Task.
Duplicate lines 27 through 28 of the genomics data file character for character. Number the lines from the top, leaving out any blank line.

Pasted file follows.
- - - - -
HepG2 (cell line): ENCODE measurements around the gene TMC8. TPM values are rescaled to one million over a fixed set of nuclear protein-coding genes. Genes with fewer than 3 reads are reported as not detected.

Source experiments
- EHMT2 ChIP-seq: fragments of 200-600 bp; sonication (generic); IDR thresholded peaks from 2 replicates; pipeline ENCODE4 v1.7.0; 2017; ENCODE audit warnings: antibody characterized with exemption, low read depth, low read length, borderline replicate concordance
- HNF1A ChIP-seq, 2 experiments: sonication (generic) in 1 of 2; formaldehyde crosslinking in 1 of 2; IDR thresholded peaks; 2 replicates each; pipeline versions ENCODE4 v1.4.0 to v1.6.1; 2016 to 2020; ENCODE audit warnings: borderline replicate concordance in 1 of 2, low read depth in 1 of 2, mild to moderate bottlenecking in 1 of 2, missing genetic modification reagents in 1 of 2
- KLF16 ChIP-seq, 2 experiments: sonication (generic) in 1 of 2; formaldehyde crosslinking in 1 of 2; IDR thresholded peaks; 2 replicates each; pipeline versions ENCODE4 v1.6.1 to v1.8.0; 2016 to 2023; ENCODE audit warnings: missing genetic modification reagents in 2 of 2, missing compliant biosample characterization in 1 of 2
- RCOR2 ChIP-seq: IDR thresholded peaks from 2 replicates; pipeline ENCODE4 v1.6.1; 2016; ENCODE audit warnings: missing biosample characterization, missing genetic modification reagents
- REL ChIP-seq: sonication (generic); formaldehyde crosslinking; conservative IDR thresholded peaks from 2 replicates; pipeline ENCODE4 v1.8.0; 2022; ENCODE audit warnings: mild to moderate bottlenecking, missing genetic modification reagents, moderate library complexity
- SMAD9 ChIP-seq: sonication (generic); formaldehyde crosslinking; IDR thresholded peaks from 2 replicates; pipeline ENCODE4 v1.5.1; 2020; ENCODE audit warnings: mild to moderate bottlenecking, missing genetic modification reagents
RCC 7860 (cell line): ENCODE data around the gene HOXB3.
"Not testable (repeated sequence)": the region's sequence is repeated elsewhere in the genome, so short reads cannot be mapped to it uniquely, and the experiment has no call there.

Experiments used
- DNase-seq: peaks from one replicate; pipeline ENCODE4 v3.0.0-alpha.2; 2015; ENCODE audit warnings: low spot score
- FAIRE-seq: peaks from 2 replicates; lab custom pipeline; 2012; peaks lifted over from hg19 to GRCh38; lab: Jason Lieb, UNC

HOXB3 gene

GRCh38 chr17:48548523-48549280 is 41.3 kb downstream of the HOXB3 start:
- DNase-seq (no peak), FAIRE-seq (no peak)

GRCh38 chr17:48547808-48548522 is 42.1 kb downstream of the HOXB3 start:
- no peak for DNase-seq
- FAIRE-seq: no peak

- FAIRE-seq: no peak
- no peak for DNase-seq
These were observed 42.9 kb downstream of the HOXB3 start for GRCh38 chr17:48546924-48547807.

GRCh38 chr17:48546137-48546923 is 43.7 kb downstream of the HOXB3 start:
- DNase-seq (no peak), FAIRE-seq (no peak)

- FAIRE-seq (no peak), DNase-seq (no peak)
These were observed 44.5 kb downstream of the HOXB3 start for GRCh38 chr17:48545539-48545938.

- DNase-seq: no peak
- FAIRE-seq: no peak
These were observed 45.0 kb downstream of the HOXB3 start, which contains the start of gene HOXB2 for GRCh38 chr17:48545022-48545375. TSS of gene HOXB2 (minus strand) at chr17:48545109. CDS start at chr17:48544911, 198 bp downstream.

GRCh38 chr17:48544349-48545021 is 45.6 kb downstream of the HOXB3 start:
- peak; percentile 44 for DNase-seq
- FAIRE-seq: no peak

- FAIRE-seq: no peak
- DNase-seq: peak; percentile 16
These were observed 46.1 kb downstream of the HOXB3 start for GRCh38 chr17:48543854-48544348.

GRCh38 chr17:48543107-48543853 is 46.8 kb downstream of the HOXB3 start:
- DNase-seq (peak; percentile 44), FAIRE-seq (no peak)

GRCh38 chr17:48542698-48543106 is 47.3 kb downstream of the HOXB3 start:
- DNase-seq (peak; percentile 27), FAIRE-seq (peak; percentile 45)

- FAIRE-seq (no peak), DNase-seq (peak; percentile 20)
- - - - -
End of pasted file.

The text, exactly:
- DNase-seq: no peak
- FAIRE-seq: no peak